The last several decades of U.S. history have seen a remarkable upswing in women’s political success, with female candidates rising to prominence in Congress, the Supreme Court, and the Vice Presidency itself. However, America still has yet to see a female president, and the stories of the women who tried, and failed, to rise to this rank are as varied and complex as the political landscapes they navigated. A Simple Herstory, Jocelyn Kuritsky’s theatrical podcast series, offers an astute and clever look at these women, as well as our own tendency to glorify, defame, or mythologize their pursuit of the nation’s highest office.
Produced by The Muse Project and presented as part of The Tank NYC’s Cybertank digital programming series, the show’s first season follows an anonymous host (Kara Young) in her efforts to create an inspirational “quick hits look” podcast profiling female presidential candidates throughout the ages. Under the combined pressures of philanthropic funding and limited studio time, the Host begins this endeavor with a look at Victoria Woodhull, whose 1872 presidential candidacy marked the first instance of a woman running for the office, at a time before women could even vote. It soon becomes clear that her attempts to define Victoria will not come easily: at once a stockbroker and Marxist, journalist and faith healer, Eugenicist with a Black running mate and erstwhile proponent of the free love and suffrage movements that disavowed her, Victoria proves to be a figure as contradictory as the America in which she lived. The Host’s efforts are further compounded when Victoria’s spirit (Florencia Lozano) materializes, taking over the mic and demanding to be presented in her full, flawed glory. Shaken but undeterred, the Host presses onward, dogged by the ghosts of Victoria and her contemporaries as she seeks to understand both the woman herself and the larger question of why she, or any female candidate, would run.
Each of the season’s eight episodes presents a new facet of Victoria’s story, as the Host experiments with different angles, styles, and formats through which to understand her complicated muse. Reporter-on-the-street interviews with Victoria’s family, friends, and enemies, from the workers she inspired to the moral crusaders who reviled her; the patrons who funded her spiritualist pursuits and the con-man father (Dale Soules) who profited from them; and the industrialists and activists she alternately bedded, betrayed, and blackmailed, offer little clarity but emphasize the biases which skew our perceptions–and ballots. An NPR-style sequence in which the Host and a singer-songwriter (Danielle Ferland) try to update Victoria’s problematic campaign song (“make it smart, but not too smart; approachable but professional, [maternal] but not…nagging; but have fun with it!”) lampoons the impossible standards asked of historians and female leaders alike. Accounts of the era’s daily realities highlight the squalor, violence, misogyny, and class warfare surrounding Victoria’s run, and a zany dating-game look at her three husbands (Yetta Gottesman, Socorro Santiago & Rebecca Atkinson-Lord) belies the darker underbelly of abuse and oppression that led her to seek empowerment through free love. Stage-play dramatizations of Victoria’s interactions with such figures as Wall Street tycoon Cornelius Vanderbilt (Ching Valdes-Aran), suffragettes Susan B. Anthony and Elizabeth Cady Staton (Rachel Crowl; Kate Burton), and her unofficial running mate Frederick Douglass (Donnetta Lavinia Grays) fail to capture the totality of her narrative, while an extended dialogue with Victoria’s sister Tennessee “Tennie” Clafflin (Daphne Rubin-Vega) casts a cynical eye on our collective hero-worship and belief in historical progress. Torn between countless failures and a burning need for answers, the Host must ultimately question whether the individuals and structures in which we cast our faith can, for all their faults, still hold value.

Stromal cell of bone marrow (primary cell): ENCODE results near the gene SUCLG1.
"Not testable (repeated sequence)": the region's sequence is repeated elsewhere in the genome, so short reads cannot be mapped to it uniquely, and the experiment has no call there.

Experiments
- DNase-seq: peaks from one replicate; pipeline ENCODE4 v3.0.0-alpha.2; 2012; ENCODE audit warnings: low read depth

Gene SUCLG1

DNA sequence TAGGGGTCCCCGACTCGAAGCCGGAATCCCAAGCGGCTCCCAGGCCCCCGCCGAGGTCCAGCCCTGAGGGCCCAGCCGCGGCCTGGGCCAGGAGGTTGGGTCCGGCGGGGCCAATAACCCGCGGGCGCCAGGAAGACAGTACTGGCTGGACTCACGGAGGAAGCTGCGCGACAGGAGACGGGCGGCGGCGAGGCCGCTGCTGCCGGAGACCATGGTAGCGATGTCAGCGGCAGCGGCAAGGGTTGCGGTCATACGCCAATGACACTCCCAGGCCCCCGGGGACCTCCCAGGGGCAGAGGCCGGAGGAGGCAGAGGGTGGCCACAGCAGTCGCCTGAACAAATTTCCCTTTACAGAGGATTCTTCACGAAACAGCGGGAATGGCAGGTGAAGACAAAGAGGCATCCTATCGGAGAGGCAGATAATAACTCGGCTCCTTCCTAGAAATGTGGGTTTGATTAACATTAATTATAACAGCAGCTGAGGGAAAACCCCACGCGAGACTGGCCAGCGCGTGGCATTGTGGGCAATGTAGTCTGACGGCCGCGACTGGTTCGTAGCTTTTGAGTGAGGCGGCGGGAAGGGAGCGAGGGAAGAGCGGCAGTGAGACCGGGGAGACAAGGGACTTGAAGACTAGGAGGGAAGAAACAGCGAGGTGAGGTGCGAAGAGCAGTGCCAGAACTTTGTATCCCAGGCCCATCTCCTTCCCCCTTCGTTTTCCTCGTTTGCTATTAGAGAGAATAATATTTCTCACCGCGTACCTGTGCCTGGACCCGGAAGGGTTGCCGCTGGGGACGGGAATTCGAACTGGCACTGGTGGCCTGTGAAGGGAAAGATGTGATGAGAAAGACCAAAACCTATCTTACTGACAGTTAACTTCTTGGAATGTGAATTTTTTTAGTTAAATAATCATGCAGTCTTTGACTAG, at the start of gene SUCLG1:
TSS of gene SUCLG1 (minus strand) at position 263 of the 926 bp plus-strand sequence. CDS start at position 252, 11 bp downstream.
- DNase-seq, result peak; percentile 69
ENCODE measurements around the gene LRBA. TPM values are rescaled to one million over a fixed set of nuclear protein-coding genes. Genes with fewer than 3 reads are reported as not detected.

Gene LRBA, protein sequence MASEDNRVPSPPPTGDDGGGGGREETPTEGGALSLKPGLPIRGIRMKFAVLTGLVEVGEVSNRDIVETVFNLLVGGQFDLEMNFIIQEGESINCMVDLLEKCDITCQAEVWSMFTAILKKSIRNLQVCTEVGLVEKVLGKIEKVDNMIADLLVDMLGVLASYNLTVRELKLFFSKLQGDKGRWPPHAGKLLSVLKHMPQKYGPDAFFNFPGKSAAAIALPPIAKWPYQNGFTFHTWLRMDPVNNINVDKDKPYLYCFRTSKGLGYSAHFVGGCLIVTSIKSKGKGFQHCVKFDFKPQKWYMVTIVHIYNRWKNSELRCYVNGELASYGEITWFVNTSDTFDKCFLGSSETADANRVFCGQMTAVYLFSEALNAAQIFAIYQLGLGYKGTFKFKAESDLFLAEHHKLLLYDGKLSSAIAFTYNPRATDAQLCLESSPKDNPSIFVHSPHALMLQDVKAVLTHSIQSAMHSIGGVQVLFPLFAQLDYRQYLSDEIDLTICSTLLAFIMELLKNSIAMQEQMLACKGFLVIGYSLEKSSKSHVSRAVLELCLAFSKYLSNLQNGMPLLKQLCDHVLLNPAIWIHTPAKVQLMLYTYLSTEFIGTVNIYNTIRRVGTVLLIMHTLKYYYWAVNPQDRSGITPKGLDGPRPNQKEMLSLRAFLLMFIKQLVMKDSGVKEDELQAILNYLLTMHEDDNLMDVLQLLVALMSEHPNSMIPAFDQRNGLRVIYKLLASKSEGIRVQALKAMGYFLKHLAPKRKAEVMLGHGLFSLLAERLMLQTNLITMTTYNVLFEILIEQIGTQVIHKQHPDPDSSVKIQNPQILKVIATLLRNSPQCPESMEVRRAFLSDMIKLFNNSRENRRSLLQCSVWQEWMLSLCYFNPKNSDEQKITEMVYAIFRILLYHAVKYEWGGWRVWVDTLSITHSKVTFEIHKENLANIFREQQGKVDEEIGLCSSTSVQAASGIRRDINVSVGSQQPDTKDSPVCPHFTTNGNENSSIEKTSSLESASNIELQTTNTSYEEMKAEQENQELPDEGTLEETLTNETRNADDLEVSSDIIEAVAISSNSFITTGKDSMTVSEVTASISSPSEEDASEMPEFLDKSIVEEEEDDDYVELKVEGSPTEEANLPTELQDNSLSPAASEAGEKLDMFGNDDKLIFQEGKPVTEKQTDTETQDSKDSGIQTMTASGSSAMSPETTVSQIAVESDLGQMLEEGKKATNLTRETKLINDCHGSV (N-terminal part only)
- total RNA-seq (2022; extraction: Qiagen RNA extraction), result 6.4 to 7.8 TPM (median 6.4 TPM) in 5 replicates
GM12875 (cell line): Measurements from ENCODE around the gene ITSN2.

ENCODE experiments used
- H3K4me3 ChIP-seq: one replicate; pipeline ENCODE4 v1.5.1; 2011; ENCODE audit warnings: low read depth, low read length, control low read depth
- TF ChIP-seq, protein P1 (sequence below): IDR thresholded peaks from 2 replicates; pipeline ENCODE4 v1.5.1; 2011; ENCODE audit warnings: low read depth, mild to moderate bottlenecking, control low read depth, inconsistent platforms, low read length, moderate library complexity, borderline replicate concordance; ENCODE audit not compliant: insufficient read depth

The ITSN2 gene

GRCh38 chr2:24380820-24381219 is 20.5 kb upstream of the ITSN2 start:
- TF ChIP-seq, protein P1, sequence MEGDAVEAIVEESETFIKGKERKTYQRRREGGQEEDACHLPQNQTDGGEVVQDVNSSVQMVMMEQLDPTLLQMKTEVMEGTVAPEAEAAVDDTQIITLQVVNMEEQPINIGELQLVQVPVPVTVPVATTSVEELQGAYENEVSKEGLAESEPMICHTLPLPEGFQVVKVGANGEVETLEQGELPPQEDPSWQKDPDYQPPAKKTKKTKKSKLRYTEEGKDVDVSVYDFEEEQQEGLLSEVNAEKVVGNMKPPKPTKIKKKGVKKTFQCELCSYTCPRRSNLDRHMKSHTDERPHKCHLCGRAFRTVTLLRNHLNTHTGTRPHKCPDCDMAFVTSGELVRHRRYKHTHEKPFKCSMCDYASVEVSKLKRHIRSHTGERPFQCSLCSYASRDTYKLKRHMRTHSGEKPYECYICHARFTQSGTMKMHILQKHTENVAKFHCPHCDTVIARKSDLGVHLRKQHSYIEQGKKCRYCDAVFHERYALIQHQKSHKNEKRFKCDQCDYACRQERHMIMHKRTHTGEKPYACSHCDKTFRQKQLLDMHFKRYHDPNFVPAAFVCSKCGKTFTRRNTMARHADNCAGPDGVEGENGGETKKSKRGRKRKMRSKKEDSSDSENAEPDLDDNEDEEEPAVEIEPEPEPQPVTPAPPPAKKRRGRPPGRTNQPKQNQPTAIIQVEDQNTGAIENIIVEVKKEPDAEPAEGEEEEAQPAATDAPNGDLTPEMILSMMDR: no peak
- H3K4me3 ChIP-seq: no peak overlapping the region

Merging historical fact, sly humor, and existential query, A Simple Herstory packs ample substance into each brisk episode. The Host’s search for meaning, struggle to bridge myth and reality, and attempts to neatly distill a checkered subject are as familiar as they are comic, and progressive-leaning listeners will empathize with her idealism and disillusion. Unapologetic but no less relatable, Lozano’s Victoria owns her self-serving choices as much as the corrupt circumstances which fueled them. Likewise, each member of the ensemble cast literally and figuratively speaks to human folly in equally-flawed times, and to the vicious cycles behind every seeming leap forward. As such, the podcast gives a smart and nuanced look into our relationship to the past, and warns against our capacity to turn ordinary people into saints, villains, or object lessons. Individuals’ and nations’ histories are rarely simple, but that, the show maintains, is the point: in our efforts to understand a person, time, country, or system, we can never know the full story, let alone roundly reconcile it. We must, as Victoria urges, embrace all of what we receive, interpret it as we will, and take whatever serves us best.
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This post was written by Emily Cordes.
The views expressed here belong to the author and do not necessarily reflect our views and opinions.